Varanasi court directs ASI to conduct ‘detailed scientific survey’ of Gyanvapi mosque
The mosque’s wazukhana, where a structure claimed by Hindus to be a shivling is sited, will not be part of the survey
A Varanasi court on Friday, 21 July, directed the Archaeological Survey of India to conduct a “detailed scientific survey”—including excavations, wherever necessary—to determine if the Gyanvapi mosque located next to the Kashi Vishwanath temple is built upon the remains of another temple.
The mosque’s wazukhana, where a structure claimed by Hindu litigants to be a shivling exists, will not be part of the survey—this is in keeping with an earlier Supreme Court order protecting that spot in the complex.
District judge A.K. Vishvesh directed the ASI to submit a report to the court by August 4, along with videos and photographs of survey proceedings.
“The Director of ASI is also directed to conduct a detailed scientific investigation by using GPR (ground penetrating radar) survey, excavation, dating method and other modern techniques of the present structure to find out... whether [the] same has been constructed over a pre-existing structure of [a] Hindu temple,” the order said.
The order specifically directs the use of GPR technology for survey “just below the three domes of the building in question", and to conduct an excavation there “if required”.
Hindu activists, who claim that a temple existed earlier at the site and was demolished in the 17th century on the orders of Mughal emperor Aurangzeb, hailed the court order with glee. Ayodhya's Hanumangarhi mahant Raju Das welcomed the Varanasi court order. The Ram Janmabhoomi chief priest Satyendra Das too said the seers are elated with it. A throng of people outside the court received the news with slogans of "Har Har Mahadev" as well.
The court had on July 14 reserved its order after hearing both the Hindu and Muslim sides' arguments.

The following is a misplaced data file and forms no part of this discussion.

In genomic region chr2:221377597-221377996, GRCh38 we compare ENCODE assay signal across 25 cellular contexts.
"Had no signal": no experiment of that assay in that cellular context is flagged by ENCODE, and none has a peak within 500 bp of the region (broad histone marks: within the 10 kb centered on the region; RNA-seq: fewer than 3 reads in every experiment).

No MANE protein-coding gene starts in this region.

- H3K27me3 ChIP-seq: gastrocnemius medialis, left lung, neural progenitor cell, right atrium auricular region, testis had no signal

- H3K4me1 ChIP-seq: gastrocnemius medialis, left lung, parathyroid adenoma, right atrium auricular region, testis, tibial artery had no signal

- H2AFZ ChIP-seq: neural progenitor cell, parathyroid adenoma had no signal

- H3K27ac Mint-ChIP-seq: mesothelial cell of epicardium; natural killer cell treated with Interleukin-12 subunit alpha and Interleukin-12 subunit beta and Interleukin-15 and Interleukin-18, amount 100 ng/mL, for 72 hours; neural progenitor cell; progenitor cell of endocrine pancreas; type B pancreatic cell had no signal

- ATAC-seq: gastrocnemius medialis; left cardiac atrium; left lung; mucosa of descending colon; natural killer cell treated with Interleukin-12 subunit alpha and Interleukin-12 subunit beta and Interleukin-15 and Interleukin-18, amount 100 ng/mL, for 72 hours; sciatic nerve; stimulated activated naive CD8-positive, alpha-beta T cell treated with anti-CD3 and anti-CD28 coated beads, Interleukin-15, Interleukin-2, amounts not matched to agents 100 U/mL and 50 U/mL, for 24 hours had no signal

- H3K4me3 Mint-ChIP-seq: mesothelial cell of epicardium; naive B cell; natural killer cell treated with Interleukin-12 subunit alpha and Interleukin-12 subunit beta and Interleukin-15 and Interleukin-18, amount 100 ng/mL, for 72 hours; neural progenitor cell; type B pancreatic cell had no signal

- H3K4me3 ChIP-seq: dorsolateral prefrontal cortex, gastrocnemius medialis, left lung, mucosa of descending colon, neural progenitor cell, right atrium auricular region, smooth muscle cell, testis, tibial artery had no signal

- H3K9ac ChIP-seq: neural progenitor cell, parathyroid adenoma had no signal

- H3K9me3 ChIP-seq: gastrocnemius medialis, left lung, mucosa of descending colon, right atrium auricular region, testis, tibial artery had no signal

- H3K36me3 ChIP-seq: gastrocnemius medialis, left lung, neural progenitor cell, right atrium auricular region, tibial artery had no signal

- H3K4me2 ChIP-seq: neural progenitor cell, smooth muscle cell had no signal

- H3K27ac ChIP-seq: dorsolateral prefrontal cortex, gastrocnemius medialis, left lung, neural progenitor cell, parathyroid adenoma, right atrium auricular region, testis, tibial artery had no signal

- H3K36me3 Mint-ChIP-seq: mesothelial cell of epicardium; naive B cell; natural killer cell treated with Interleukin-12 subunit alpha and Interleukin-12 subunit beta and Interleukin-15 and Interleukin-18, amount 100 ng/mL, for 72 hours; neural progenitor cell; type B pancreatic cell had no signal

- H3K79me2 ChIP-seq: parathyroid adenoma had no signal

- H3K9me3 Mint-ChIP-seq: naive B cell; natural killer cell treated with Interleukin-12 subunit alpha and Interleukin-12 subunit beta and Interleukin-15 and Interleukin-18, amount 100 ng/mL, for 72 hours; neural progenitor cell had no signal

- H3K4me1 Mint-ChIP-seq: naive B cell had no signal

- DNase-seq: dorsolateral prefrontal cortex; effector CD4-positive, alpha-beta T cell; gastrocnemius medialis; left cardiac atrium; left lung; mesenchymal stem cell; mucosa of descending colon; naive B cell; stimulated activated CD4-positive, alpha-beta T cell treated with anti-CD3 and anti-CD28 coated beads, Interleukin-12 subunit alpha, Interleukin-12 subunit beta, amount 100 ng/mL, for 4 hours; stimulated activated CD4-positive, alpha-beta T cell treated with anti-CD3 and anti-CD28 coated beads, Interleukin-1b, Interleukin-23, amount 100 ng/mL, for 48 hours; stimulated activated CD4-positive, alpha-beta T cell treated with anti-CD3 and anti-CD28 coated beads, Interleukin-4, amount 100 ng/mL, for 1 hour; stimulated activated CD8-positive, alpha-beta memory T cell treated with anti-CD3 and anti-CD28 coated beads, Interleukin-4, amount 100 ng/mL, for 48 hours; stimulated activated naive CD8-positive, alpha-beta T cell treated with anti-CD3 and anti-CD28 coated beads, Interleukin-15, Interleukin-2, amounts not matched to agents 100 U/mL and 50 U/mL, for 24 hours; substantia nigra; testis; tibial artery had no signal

The petition filed by the Hindu group, seeking the right to regular worship of sculptures of Hindu deities on the mosque’s outer wall, had sought court directions to the ASI to survey the complex.
Its counsel had said the situation will become clear after examining the three domes of the Gyanvapi complex, the western wall and the entire complex in a modern manner.
The mosque management's counsel Mohammed Tauhid Khan said it will challenge the Varanasi court’s order.
"It is not acceptable and we will move to a higher court against it. This survey could cause damage to the mosque," he said.
Apart from the mosque's domes, the order mentions the need to survey beneath the western wall and beneath the cellars. The ASI should also conduct an exercise on the plinth and pillars to determine the age and nature of the building, the judge said.
The order asked the ASI to ensure that there is no damage to the “structure standing on the disputed land”.
The Varanasi district court had on May 16 agreed to hear a plea for an ASI survey, following an Allahabad High Court order.
Earlier, the Supreme Court had ordered the protection of the area around the supposed shivling, found when another court ordered a video survey of the complex.
The mosque management maintained that the structure is part of the water fountain mechanism at the wazukhana, the reservoir where devotees perform ablutions before offering namaz.
At one stage, lawyers representing the mosque argued that the Kashi Vishwanath–Gyanvapi mosque case was not maintainable, claiming that it violated the Place of Worship (Special Provisions) Act, 1991.
That law rules out changing the character of any place of worship from what it was on 15 August 1947. Courts ruling per the Act, however, made an exemption for the Ram Janmabhoomi–Babri Masjid legal dispute.
Published: 22 Jul 2023, 11:05 AM